Books that Didn’t Make the Cut: 1 Enoch

ConfusionIt’s a difficult thing to write a blog post on a book of the Pseudepigrapha.  One’s head hurts trying to think through the complexities of it: there is what the Old Testament says, then there is the pseudepigraphal work that interprets said OT text, then there is the New Testament interaction with the OT text, and, in the case here considered, there is the NT interaction with the pseudepigraphal text!  My brain hurts a little to even list the complexities of the task, but, hey, what can you do?  If you’re going to learn anything  you must engage in some things that ruffle the old gray matter, which helps ward off dementia, and so on.  So…here we go…..

The most important pseudepigraphal book is 1 Enoch. It is a very long book and purports to have been written by Enoch.  However, it was not written by Enoch; it dates from roughly the time of Christ. No one (outside of the Ethiopian church) considers the book to be canonical. Before we can consider the book of 1 Enoch, we must first consider the biblical Enoch.

Enoch is mentioned in Genesis 5. He’s the guy who enigmatically “walked with God and was not.” Like so many other passages in Genesis, this one is unclear. “Walks with God” seems clear enough for someone who knows God, who enjoys intimacy with him. But what does it mean that Enoch “was not”? It could just mean that he died. The phrase is odd enough, though, that it led many ancient interpreters to conclude that he, in fact, didn’t die. Instead he was snatched away by God sans death (like the later instance of Elijah).  This is confirmed in Hebrews 11:5:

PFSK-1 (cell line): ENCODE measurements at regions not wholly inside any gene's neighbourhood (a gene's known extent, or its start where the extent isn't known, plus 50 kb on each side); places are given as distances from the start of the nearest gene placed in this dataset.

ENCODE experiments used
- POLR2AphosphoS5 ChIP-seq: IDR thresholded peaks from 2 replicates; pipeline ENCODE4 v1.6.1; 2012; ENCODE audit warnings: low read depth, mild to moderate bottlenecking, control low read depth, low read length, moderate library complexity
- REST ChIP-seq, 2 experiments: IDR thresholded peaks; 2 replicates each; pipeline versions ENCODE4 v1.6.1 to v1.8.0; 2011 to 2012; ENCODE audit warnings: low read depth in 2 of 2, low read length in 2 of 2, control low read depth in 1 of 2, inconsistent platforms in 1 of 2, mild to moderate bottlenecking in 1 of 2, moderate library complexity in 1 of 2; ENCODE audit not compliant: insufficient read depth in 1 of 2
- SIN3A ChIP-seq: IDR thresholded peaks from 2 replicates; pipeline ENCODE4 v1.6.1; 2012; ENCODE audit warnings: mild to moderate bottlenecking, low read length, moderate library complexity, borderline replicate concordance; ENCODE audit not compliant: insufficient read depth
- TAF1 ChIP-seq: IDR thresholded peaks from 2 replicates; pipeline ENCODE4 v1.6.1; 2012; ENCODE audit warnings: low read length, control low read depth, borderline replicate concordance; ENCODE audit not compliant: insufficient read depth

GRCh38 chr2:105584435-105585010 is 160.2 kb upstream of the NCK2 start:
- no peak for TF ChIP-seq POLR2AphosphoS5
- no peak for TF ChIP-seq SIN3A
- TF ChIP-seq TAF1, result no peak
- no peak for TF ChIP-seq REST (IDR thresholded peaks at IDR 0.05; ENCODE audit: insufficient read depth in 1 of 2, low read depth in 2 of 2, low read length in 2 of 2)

By faith Enoch was taken from this life, so that he did not experience death; he could not be found, because God had taken him away. For before he was taken, he was commended as one who pleased God.

The narrative of Enoch is followed in Genesis by another bizarre and difficult passage (it is, in my opinion, the most obscure passage in the whole Bible): Genesis 6:1-8. This is sort of a preamble leading up to the Flood Narrative. It describes the great and increasing wickedness of man upon the earth. Seemingly chief among these evils is that:

Genesis 6:2-4  2 The sons of God saw that the daughters of man were attractive. And they took as their wives any they chose….4 The Nephilim were on the earth in those days– and also afterward– when the sons of God went to the daughters of men and had children by them. They were the heroes of old, men of renown.

What does that mean? There are so many interpretations that it would take up more space than is here available just to outline the possibilities. I have a friend who did a Master’s thesis on this passage. At the end of her two-year study I asked her what she concluded.  She said, chagrined, that she was more confused than when she had begun. Here are two of the most important interpretive possibilities (though there are many more):

  • The sons of God represent the faithful line of Seth, while the daughters of men represent the faithless line of Cain. The Sethites chose to intermarry with the Cainites because they were pretty (though not godly!). It is essentially the sin of moral and cultural compromise giving rise to powerful but idolatrous offspring (the Nephilim). Full disclosure: this is my view.